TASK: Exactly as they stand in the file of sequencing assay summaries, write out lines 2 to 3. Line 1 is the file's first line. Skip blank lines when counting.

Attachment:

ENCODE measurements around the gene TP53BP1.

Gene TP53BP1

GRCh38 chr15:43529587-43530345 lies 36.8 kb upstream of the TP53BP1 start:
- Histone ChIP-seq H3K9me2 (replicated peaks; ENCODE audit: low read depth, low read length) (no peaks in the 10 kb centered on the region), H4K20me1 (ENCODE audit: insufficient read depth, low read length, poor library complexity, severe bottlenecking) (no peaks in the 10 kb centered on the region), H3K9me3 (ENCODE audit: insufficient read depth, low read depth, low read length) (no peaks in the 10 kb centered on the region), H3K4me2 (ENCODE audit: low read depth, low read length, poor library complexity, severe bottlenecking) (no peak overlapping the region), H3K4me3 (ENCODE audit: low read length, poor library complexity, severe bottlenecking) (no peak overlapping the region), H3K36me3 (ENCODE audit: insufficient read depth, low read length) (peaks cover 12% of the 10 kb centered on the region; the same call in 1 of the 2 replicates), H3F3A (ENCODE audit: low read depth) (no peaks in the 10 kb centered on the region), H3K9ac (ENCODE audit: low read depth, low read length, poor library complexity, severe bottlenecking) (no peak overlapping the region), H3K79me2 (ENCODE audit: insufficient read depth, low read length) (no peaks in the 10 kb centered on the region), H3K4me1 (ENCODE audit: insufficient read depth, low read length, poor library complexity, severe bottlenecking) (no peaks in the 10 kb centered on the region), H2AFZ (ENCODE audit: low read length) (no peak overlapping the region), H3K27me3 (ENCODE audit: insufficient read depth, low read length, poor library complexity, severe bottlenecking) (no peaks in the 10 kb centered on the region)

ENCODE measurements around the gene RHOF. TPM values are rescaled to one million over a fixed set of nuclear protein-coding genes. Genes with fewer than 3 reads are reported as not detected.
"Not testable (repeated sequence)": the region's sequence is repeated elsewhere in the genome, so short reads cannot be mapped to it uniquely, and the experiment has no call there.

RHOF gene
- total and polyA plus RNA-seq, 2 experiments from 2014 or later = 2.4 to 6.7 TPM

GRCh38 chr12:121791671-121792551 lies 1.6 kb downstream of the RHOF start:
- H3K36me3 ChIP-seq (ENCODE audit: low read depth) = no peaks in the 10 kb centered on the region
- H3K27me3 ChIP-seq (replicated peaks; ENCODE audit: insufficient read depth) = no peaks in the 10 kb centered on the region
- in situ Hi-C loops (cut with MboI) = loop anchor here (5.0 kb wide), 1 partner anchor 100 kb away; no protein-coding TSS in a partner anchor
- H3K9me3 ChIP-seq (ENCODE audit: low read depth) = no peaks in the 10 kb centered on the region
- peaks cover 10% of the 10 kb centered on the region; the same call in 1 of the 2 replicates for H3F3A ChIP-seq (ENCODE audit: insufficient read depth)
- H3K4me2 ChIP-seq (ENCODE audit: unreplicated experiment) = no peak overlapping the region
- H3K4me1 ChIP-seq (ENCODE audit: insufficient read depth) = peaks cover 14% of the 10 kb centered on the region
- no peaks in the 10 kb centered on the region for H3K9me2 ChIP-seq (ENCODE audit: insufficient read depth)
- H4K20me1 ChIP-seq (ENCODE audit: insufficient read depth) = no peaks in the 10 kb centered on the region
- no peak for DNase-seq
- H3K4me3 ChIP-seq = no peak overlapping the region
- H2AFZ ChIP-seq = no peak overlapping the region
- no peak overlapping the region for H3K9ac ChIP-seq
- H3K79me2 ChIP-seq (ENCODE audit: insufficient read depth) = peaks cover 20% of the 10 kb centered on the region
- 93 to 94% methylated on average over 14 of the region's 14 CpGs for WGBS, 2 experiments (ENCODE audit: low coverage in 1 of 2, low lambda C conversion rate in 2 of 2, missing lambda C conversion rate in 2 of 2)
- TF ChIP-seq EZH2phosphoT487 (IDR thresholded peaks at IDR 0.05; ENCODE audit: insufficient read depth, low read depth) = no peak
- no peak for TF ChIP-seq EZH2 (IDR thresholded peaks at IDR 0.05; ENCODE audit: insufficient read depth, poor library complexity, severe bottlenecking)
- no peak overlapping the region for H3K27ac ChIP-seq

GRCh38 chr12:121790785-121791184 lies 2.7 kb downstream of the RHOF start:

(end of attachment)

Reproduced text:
Gene TP53BP1

GRCh38 chr15:43529587-43530345 lies 36.8 kb upstream of the TP53BP1 start: